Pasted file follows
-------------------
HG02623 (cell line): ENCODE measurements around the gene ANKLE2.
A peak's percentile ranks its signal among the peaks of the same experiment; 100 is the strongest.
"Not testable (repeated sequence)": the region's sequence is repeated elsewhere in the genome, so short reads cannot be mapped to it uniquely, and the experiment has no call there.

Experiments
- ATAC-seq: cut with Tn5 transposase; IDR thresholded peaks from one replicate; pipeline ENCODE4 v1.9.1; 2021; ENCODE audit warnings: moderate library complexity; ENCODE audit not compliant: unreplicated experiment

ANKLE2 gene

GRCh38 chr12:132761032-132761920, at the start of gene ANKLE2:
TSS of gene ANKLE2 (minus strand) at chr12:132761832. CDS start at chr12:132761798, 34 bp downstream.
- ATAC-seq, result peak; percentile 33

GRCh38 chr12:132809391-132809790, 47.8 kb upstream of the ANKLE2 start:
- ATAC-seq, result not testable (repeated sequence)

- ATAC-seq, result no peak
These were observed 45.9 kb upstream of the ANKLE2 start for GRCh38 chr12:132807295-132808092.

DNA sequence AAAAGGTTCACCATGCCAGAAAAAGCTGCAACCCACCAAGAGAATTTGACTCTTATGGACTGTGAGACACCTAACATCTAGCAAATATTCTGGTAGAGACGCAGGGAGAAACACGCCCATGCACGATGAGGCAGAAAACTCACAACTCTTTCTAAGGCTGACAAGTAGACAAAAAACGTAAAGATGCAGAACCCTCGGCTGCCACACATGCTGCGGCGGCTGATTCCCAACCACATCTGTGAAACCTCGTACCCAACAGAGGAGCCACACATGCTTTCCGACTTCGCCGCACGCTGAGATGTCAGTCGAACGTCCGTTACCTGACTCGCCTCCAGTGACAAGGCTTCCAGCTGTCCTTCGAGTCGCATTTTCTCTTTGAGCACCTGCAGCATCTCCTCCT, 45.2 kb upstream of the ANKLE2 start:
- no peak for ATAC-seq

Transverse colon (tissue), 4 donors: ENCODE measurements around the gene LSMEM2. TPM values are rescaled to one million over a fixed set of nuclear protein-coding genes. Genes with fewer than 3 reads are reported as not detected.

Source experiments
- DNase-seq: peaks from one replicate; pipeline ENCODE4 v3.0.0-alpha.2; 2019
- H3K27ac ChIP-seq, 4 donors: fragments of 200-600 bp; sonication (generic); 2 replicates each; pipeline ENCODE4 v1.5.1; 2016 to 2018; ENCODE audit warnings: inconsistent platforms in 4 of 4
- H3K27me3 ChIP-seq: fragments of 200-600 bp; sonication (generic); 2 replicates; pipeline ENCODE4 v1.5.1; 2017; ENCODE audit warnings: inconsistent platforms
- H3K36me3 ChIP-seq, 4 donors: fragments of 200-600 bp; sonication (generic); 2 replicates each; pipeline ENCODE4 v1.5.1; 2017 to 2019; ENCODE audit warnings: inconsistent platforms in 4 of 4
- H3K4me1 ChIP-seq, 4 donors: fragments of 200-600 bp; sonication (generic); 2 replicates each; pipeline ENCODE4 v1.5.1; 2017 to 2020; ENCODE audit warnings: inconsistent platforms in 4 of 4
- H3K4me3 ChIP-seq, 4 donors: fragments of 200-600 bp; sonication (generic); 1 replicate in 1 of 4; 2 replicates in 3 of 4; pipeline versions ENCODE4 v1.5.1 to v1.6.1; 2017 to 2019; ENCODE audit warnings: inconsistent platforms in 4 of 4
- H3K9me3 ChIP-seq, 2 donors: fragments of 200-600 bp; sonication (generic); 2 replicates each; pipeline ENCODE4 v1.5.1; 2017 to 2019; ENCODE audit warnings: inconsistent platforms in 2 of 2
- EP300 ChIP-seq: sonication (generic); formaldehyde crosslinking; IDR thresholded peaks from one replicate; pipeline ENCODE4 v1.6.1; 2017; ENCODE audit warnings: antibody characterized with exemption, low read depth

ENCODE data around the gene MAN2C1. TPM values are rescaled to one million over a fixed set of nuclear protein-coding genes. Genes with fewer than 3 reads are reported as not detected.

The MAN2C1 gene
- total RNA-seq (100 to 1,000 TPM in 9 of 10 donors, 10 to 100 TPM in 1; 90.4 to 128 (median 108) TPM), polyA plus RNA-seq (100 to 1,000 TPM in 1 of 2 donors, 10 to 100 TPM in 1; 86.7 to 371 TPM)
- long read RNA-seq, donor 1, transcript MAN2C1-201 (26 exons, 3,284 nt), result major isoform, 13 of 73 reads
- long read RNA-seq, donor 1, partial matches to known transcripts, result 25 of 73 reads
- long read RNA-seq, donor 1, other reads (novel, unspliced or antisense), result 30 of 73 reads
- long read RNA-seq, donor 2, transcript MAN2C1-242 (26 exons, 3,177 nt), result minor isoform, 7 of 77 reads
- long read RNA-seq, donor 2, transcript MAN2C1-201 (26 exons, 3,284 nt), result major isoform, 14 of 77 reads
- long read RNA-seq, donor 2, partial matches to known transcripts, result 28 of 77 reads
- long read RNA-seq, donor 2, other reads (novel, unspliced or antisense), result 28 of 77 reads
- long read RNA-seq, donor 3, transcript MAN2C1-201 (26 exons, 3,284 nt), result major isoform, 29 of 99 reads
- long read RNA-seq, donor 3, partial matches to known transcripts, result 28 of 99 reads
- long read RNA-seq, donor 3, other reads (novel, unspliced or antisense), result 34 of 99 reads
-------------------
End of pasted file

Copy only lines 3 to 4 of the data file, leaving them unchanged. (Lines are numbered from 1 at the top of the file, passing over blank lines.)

"Not testable (repeated sequence)": the region's sequence is repeated elsewhere in the genome, so short reads cannot be mapped to it uniquely, and the experiment has no call there.

Experiments